As I documented Sunday in exhaustive detail, the development of the Islamic State was well underway while George W. Bush was still warming the seat in the Oval Office. Evaluating the claim of Nevada student Ivy Ziedrich regarding the paternity for ISIS, I explained:
For her to be right, ISIS--the dangerous movement combining Saddam loyalists, former Al Qaeda members and disgruntled Sunni fighters--would have to have emerged as a direct result of the war Bush launched in 2003. The disbanding of Saddam's 400,000-man army would have to be laid at the feet of "The Decider." Foreign fighters must have flocked to Al Qaeda--a non-factor in Iraq before the U.S. invasion--specifically to target American troops. And while those unlikely allies forged ties in U.S and Iraqi prisons, Sunni tribesmen once paid by American forces would have to have become alienated by a sectarian Shiite strongman in Baghdad beholden to Iran. The inevitable outcome of such U.S. mismanagement of post-Saddam Iraq, as Defense Secretary Donald Rumsfeld privately warned his boss on October 15, 2002, would be that "Iraq could experience ethnic strife among Sunni, Shia, and Kurds" with the result that "it could fracture into two or three pieces, to the detriment of the Middle East and the benefit of Iran."
Sadly for Jeb Bush, Ms. Ziedrich is right on every point. But you don't have to take my word for it. As Liz Sly
("The hidden hand behind the Islamic State militants? Saddam Hussein's") revealed in the Washington Post
on April 4:
Some of those Baathists became early recruits to the al-Qaeda affiliate established by Abu Musab al-Zarqawi, the Palestinian Jordanian fighter who is regarded as the progenitor of the current Islamic State, said Hisham al Hashemi, an Iraqi analyst who advises the Iraqi government and has relatives who served in the Iraqi military under Hussein. Other Iraqis were radicalized at Camp Bucca, the American prison in southern Iraq where thousands of ordinary citizens were detained and intermingled with jihadists.
Zarqawi kept the former Baathists at a distance, because he distrusted their secular outlook, according to Hashim, the professor.
It was under the watch of the current Islamic State leader, Abu Bakr al-Baghdadi, that the recruitment of former Baathist officers became a deliberate strategy, according to analysts and former officers.
As Der Spiegel
explained, it was President Bush's "de-Ba'athification" and disbanding of Saddam's military that meant that "thousands of well-trained Sunni officers were robbed of their livelihood with the stroke of a pen."
Among those who subsequently partnered with self-proclaimed ISIS emir Abu Bakr al-Baghdadi were Haji Bakr (a colonel in Saddam's air force intelligence service), Abu Omar al-Baghdadi (another former Iraqi officer) and "King of Clubs" Izzat Ibrahim al-Douri.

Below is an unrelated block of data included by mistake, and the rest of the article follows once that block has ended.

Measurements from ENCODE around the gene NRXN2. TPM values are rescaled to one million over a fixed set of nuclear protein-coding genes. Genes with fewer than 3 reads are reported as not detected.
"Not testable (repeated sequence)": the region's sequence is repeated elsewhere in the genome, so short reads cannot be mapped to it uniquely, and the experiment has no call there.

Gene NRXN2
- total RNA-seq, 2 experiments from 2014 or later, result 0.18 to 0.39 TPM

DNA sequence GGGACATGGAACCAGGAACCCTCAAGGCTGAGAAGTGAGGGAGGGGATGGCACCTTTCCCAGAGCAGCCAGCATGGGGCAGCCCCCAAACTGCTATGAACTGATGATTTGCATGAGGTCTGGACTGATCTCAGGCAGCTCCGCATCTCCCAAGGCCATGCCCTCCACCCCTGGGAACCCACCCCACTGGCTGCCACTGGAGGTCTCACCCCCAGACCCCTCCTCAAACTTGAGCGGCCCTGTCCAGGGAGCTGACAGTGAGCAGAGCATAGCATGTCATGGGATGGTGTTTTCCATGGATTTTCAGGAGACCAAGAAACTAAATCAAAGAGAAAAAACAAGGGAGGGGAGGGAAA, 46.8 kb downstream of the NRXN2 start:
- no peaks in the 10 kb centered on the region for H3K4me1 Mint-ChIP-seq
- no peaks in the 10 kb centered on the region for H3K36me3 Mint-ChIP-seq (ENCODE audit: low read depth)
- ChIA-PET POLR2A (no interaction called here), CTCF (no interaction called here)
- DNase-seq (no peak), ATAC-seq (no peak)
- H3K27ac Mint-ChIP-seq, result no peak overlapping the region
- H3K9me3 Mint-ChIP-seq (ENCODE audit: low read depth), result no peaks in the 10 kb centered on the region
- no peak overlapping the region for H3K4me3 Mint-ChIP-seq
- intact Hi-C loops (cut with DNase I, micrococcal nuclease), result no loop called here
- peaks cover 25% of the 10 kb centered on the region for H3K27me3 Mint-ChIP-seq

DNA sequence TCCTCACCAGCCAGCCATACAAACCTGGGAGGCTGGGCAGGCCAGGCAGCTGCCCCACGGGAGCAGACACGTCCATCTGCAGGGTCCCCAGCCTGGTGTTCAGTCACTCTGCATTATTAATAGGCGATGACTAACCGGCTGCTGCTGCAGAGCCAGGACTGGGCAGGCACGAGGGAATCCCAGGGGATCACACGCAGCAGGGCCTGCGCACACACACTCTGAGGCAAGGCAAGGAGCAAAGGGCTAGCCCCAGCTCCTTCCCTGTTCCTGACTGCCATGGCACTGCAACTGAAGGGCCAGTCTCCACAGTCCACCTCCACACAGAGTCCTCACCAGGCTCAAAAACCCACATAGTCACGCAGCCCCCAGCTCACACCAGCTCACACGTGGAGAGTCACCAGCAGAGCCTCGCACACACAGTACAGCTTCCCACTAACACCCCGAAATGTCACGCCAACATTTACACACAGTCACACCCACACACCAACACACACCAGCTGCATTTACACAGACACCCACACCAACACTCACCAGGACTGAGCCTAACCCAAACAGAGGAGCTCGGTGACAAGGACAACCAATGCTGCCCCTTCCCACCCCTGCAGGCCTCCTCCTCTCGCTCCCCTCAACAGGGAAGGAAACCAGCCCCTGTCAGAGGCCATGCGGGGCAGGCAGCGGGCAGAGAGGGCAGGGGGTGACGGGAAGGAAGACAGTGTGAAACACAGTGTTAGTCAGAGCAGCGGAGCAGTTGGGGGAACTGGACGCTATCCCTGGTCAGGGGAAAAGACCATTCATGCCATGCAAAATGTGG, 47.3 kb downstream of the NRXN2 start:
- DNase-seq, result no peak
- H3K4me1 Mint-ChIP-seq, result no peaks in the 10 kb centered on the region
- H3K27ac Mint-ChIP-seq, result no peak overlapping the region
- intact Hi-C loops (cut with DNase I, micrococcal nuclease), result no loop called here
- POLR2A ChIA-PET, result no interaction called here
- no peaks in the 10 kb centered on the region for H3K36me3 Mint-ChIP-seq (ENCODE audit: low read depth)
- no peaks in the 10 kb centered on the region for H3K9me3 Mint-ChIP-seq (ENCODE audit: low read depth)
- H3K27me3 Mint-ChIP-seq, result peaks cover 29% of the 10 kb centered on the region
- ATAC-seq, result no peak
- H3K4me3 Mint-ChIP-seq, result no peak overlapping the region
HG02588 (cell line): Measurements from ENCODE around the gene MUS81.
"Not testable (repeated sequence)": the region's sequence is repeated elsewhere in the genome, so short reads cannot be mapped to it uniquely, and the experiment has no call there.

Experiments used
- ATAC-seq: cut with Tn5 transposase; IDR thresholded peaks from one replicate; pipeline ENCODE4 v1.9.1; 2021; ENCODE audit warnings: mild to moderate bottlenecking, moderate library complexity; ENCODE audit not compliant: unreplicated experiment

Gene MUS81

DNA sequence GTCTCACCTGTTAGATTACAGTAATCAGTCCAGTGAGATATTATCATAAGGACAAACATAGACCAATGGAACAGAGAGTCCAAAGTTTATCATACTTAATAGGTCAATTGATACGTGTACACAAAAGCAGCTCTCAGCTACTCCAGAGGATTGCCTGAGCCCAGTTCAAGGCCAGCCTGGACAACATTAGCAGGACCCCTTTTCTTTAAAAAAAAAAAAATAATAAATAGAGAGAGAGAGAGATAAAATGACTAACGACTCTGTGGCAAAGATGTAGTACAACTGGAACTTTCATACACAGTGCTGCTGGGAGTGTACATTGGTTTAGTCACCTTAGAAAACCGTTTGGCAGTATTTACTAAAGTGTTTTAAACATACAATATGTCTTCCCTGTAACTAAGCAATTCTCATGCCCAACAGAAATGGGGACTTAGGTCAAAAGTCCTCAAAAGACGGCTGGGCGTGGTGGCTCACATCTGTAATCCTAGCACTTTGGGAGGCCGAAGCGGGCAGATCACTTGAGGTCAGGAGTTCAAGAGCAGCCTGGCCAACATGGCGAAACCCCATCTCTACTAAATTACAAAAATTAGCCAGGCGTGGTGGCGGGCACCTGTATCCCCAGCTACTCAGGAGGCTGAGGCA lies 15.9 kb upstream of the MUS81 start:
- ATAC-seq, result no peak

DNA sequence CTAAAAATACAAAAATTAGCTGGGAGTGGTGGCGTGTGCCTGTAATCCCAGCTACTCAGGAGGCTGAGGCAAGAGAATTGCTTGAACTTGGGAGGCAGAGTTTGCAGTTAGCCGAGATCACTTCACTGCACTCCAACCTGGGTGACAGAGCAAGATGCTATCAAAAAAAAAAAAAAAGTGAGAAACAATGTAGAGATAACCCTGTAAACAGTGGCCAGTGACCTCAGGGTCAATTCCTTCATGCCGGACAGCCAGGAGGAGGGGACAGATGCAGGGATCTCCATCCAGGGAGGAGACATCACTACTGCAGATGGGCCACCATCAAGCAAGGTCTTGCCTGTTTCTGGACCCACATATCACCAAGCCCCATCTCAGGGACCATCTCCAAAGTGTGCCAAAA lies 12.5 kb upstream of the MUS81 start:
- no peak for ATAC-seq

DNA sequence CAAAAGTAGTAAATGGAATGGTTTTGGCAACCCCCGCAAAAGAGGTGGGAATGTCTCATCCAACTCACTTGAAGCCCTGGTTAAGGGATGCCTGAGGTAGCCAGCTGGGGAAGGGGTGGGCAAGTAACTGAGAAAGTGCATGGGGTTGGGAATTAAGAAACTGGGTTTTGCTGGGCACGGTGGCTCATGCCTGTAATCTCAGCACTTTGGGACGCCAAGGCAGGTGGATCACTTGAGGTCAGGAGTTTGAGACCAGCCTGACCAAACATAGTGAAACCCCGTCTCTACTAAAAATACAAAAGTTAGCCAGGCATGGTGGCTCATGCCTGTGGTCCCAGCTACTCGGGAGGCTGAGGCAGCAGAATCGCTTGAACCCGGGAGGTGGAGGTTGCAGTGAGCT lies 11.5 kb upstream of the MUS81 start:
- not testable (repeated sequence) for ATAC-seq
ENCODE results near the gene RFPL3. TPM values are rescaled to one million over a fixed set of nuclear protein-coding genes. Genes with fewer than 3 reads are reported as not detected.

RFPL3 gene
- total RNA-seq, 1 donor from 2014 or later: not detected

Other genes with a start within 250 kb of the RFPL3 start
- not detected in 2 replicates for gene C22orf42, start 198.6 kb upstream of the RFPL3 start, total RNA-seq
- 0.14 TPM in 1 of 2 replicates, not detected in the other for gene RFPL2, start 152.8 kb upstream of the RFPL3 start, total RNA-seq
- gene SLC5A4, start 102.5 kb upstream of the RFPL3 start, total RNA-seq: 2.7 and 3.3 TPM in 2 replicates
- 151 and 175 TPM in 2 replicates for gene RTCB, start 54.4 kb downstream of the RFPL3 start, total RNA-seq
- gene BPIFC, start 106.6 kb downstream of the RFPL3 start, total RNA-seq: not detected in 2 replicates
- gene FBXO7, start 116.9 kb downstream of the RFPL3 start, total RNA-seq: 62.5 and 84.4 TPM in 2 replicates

The origin tale (or, at least some of it) of the Islamic State isn't recent. In November 2007, Greg Bruno of the Council on Foreign Relations penned "Profile: Al-Qaeda in Iraq (a.k.a. al-Qaeda in Mesopotamia)" for the Washington Post:
In 2006 AQI was believed to have helped establish the Islamic State of Iraq (ISI), an umbrella organization of Sunni insurgent groups with similar aims as AQI. Experts believe ISI was formed to strengthen AQI's credentials as a domestic movement. But Abu Omar al-Baghdadi, the reported new head of ISI, was soon declared fictitious by the U.S. military. Analysts say al-Baghdadi was a persona actually created by al-Masri to give foreign-led AQI activities the illusion of Iraq-born legitimacy. Army Brig. Gen. Kevin Bergner said in July 2007 that al-Masri "was essentially swearing allegiance to himself since he knew that Baghdadi was fictitious and a creation of his own." Further complicating AQI's status were reports in October 2006 and again in May 2007 that al-Masri himself had been killed, claims jihadi groups have denied. Al-Masri appears to have survived.
As it turned out, Abu Omar al-Baghdadi wasn't fictitious at all; he was killed in a U.S. air strike in 2010.
That's the civil war in Syria during President Obama's tenure provided fertile ground and a geographic base for the Islamic State is clear. But all the elements for ISIS's expansion—leadership from Saddam loyalists, foreign fighters who flocked to Iraq to target U.S. forces and disgruntled Sunni "sons of Iraq" alienated by the Shiite Maliki regime in Baghdad—were in place before Dubya ambled out of the White House for the last time. President Bush admitted as much during a December 2008 interview with Martha Raddatz of ABC News:
BUSH: One of the major theaters against al Qaeda turns out to have been Iraq. This is where al Qaeda said they were going to take their stand. This is where al Qaeda was hoping to take -
RADDATZ: But not until after the U.S. invaded.
BUSH: Yeah, that's right. So what? The point is that al Qaeda said they're going to take a stand. Well, first of all in the post-9/11 environment Saddam Hussein posed a threat. And then upon removal, al Qaeda decides to take a stand.
Some of those same fighters are still at it, this time under the Banner of the Islamic State. And many of their leaders in military operations, logistics and economic affairs are some of the same men who survived what President Bush in August 2004 called
his "catastrophic success" in Iraq:
"Had we had to do it [the invasion of Iraq] over again, we would look at the consequences of catastrophic success - being so successful so fast that an enemy that should have surrendered or been done in escaped and lived to fight another day."
Alas, among those consequences was the creation of ISIS.
As Alex Trebek might say to Jeb Bush today, "Thank you for playing."
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